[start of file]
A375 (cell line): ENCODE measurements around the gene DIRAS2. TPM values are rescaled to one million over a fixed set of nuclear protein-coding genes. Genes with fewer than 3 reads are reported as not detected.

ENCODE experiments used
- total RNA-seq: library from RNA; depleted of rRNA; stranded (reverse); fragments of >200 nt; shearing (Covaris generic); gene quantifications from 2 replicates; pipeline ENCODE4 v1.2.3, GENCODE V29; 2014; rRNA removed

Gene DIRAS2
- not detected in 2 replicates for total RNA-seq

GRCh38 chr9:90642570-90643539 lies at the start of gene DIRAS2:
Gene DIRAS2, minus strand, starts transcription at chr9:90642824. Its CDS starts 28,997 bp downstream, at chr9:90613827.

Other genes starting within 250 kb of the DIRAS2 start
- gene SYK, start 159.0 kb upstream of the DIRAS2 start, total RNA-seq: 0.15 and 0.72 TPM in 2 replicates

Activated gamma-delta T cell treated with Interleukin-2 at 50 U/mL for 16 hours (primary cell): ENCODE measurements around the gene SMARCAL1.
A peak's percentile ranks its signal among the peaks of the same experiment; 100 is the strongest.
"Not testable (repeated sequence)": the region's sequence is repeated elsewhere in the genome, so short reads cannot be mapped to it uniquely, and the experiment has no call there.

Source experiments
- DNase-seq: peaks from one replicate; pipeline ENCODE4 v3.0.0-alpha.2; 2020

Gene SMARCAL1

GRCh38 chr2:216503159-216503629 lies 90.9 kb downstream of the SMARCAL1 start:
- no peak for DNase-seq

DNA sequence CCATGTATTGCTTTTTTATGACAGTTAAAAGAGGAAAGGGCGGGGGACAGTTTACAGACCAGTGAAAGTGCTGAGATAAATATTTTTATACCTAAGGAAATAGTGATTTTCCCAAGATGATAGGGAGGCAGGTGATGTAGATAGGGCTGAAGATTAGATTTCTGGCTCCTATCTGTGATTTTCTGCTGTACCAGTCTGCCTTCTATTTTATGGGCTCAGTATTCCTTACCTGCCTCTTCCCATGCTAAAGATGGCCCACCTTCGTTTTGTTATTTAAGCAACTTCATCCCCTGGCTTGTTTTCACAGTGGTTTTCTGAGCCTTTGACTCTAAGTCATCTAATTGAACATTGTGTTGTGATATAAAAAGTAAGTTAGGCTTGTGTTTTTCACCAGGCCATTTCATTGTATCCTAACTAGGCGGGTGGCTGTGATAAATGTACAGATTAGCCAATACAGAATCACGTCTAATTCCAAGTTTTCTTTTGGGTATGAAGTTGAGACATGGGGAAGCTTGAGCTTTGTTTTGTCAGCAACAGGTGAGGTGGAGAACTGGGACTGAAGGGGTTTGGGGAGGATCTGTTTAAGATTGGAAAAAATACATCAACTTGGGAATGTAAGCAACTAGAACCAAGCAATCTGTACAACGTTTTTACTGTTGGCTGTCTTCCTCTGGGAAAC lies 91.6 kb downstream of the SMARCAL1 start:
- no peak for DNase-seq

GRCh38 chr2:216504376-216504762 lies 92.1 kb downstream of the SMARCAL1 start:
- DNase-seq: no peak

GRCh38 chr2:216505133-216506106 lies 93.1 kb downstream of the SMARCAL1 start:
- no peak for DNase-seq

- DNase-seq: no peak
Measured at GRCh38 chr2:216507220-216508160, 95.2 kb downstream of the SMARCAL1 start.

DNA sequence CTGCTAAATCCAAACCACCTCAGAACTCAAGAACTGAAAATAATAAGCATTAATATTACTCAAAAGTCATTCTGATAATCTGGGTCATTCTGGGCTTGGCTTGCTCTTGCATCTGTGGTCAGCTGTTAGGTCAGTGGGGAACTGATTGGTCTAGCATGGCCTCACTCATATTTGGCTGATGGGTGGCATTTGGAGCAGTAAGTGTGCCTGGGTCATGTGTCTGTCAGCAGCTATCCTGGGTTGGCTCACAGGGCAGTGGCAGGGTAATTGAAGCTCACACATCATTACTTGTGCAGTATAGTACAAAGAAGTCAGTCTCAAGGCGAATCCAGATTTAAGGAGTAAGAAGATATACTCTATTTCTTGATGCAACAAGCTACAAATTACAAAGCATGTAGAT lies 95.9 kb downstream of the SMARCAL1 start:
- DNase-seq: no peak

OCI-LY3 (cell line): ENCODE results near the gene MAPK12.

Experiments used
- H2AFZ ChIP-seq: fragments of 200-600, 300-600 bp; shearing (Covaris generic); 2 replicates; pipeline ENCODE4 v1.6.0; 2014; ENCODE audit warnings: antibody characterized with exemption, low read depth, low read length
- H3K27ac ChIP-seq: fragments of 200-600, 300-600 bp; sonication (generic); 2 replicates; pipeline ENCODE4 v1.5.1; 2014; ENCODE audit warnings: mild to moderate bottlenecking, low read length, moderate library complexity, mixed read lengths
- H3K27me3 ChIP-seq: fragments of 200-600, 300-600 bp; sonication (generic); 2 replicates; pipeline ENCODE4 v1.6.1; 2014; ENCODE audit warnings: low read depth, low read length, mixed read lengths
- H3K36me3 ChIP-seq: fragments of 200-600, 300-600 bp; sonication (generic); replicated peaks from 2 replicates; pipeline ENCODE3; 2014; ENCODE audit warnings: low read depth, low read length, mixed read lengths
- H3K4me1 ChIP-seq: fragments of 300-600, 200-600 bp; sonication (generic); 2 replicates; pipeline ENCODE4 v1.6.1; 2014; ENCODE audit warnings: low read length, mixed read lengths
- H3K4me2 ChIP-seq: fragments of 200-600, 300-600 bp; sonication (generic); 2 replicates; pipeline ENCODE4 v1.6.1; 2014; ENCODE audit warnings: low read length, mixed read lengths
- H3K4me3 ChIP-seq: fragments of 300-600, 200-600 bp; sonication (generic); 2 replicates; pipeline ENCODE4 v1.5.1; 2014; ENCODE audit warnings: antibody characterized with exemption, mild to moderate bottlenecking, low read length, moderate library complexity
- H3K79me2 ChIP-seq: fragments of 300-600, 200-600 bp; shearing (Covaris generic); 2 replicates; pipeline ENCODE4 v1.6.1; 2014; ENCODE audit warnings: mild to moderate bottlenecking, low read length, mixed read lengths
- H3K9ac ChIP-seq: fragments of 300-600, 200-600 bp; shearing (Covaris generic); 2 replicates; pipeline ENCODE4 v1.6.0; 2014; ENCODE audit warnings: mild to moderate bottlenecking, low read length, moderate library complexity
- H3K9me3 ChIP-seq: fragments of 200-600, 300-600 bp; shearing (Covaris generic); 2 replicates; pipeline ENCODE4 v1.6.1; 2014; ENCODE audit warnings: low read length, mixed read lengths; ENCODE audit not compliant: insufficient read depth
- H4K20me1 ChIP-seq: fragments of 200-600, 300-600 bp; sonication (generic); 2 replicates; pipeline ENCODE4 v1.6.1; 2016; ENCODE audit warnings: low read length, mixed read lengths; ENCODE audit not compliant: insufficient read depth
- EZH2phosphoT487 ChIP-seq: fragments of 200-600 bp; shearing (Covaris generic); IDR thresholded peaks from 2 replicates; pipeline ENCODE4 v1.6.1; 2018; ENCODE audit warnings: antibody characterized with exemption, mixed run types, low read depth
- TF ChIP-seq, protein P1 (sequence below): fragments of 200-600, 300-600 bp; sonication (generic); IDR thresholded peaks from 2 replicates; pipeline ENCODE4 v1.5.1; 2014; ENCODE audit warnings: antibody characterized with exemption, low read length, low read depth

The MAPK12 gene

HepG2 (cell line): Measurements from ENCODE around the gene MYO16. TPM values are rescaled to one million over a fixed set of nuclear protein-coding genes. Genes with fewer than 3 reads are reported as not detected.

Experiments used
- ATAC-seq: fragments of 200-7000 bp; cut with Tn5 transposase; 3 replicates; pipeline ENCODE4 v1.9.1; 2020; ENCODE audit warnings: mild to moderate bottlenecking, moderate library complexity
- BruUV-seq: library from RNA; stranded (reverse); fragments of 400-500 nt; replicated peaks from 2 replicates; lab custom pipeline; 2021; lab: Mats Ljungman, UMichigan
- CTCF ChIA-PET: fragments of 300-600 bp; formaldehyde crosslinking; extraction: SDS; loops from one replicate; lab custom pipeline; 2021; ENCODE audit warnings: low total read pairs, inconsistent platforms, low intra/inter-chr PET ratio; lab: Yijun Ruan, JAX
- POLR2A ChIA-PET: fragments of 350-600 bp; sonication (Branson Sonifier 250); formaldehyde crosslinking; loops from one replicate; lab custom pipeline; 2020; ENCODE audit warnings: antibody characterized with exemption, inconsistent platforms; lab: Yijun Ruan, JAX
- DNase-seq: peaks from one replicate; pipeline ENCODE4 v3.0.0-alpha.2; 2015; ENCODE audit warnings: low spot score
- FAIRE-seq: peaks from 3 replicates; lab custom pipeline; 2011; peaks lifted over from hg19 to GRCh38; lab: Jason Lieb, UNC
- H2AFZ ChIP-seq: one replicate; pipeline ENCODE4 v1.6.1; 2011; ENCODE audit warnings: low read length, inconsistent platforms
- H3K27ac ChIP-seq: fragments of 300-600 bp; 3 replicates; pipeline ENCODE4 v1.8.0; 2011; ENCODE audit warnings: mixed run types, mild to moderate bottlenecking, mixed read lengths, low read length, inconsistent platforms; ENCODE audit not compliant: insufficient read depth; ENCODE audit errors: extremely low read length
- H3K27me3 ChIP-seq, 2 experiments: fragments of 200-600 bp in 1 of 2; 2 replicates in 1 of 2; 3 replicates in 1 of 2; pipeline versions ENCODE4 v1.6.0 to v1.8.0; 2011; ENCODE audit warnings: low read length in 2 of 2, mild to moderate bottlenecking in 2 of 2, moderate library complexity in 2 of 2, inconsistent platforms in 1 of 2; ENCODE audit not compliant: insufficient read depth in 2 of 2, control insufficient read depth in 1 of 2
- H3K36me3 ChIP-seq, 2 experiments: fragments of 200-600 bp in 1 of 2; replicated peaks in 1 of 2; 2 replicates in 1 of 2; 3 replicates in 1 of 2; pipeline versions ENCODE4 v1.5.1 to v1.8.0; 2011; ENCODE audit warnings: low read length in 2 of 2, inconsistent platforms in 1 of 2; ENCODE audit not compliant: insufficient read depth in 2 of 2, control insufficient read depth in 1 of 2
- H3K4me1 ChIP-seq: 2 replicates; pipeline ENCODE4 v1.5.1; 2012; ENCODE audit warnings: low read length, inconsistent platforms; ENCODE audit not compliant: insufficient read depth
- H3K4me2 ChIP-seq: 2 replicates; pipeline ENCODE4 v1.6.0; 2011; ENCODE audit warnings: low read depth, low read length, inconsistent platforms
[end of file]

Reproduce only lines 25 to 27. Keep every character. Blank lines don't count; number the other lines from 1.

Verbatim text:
Measured at GRCh38 chr2:216507220-216508160, 95.2 kb downstream of the SMARCAL1 start.

DNA sequence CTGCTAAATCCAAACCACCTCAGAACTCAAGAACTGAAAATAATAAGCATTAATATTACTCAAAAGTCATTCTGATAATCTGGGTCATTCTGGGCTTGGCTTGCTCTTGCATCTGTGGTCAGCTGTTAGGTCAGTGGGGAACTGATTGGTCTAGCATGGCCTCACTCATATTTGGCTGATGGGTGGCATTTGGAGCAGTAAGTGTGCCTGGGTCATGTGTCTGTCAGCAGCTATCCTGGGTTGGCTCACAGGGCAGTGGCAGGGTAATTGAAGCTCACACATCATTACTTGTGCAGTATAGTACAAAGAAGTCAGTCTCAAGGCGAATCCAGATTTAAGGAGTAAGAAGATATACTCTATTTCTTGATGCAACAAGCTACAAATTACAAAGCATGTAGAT lies 95.9 kb downstream of the SMARCAL1 start:
- DNase-seq: no peak